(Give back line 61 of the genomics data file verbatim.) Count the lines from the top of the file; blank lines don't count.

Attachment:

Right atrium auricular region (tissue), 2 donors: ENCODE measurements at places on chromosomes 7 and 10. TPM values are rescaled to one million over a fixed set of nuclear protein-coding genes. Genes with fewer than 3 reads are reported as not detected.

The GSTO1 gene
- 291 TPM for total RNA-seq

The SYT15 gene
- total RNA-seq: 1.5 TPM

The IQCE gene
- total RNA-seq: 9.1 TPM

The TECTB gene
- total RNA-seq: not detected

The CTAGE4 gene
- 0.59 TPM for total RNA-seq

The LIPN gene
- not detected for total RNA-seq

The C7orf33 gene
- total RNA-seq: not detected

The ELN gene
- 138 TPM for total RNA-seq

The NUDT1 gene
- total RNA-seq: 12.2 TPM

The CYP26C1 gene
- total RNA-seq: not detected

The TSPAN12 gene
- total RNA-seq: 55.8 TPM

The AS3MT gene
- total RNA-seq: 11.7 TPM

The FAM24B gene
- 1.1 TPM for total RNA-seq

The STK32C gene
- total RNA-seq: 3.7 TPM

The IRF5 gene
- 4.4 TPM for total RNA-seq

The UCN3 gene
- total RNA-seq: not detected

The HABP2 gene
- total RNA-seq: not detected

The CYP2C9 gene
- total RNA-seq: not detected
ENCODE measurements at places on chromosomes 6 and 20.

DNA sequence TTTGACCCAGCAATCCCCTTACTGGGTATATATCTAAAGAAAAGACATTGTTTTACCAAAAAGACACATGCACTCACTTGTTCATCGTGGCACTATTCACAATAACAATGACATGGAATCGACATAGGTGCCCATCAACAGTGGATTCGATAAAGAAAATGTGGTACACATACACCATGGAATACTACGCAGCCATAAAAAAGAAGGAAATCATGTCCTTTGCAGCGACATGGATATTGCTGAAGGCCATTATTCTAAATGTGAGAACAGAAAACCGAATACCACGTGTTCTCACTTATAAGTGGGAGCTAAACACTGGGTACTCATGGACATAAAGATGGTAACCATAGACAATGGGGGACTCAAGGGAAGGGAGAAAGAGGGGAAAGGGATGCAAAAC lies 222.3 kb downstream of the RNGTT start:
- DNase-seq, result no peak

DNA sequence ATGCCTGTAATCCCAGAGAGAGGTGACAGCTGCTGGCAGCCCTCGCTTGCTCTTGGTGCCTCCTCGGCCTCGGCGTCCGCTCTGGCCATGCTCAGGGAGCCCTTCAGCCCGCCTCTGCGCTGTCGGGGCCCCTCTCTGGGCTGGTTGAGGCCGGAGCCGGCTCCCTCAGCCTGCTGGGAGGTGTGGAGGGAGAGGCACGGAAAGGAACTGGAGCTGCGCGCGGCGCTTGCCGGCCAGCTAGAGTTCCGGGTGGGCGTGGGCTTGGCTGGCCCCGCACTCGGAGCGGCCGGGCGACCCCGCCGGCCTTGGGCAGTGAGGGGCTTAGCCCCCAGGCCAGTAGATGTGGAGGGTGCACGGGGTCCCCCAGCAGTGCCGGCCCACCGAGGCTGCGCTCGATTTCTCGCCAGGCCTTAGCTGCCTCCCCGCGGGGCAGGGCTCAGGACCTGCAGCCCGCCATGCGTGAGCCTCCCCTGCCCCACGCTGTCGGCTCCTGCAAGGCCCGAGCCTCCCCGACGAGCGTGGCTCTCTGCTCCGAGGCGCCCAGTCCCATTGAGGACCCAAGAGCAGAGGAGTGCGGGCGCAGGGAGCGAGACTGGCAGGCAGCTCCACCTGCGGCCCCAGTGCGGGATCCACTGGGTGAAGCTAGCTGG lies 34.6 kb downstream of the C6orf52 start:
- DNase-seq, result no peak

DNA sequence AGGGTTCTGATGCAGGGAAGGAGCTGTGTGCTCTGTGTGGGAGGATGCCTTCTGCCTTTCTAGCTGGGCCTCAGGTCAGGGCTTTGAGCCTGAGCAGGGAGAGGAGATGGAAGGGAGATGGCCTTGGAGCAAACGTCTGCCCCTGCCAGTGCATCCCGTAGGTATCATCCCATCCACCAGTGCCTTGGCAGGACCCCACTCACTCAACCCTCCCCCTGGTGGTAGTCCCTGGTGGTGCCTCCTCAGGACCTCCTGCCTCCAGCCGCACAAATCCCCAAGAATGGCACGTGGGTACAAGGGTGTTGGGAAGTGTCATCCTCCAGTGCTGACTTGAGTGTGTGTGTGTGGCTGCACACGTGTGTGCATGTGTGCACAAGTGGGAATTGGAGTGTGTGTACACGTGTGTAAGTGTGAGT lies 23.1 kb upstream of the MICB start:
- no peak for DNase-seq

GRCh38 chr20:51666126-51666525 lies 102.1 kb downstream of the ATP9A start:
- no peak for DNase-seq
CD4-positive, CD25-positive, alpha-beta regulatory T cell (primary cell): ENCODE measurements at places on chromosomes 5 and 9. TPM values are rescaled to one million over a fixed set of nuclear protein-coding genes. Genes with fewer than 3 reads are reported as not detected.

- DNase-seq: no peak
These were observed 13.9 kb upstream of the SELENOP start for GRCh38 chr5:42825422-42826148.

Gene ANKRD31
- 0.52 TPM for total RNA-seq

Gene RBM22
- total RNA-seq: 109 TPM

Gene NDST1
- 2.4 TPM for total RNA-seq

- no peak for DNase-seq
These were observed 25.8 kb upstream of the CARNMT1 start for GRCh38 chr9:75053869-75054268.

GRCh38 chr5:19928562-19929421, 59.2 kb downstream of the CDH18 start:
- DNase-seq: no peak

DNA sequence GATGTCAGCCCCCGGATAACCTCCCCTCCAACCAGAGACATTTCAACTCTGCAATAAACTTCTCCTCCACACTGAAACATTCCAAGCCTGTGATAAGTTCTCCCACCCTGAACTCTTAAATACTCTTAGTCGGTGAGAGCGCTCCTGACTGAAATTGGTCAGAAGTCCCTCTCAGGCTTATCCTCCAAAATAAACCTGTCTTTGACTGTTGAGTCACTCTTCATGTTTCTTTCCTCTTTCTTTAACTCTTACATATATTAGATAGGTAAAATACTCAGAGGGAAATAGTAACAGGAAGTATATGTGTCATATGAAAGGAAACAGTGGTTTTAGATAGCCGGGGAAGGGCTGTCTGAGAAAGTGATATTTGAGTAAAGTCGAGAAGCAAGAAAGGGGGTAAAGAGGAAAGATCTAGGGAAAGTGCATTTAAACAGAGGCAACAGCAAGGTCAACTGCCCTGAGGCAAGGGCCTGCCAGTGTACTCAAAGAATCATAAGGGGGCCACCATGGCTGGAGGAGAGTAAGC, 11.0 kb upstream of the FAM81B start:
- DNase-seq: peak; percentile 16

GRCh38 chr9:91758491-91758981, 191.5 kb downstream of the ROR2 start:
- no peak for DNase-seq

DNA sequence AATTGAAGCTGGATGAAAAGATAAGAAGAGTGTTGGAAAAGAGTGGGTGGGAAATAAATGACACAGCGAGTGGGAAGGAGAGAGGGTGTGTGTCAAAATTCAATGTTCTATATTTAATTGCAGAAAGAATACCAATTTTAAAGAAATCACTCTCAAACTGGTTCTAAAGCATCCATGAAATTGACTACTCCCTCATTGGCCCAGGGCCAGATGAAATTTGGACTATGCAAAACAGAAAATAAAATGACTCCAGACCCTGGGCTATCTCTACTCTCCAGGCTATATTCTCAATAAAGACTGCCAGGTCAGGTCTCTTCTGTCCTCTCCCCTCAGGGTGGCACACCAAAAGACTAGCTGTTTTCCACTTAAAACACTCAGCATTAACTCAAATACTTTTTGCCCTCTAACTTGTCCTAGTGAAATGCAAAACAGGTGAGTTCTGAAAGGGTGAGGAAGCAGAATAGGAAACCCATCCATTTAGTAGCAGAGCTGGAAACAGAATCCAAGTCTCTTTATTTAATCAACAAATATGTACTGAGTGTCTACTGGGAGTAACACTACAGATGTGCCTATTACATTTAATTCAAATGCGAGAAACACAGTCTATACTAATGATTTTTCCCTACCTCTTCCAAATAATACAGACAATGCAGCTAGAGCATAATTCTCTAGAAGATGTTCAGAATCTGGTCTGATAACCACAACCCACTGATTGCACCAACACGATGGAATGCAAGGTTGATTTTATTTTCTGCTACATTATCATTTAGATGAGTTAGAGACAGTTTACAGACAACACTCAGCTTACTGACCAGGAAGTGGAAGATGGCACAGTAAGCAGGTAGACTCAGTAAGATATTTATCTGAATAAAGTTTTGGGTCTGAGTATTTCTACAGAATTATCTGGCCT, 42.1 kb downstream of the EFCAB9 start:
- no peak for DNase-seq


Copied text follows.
- DNase-seq: peak; percentile 16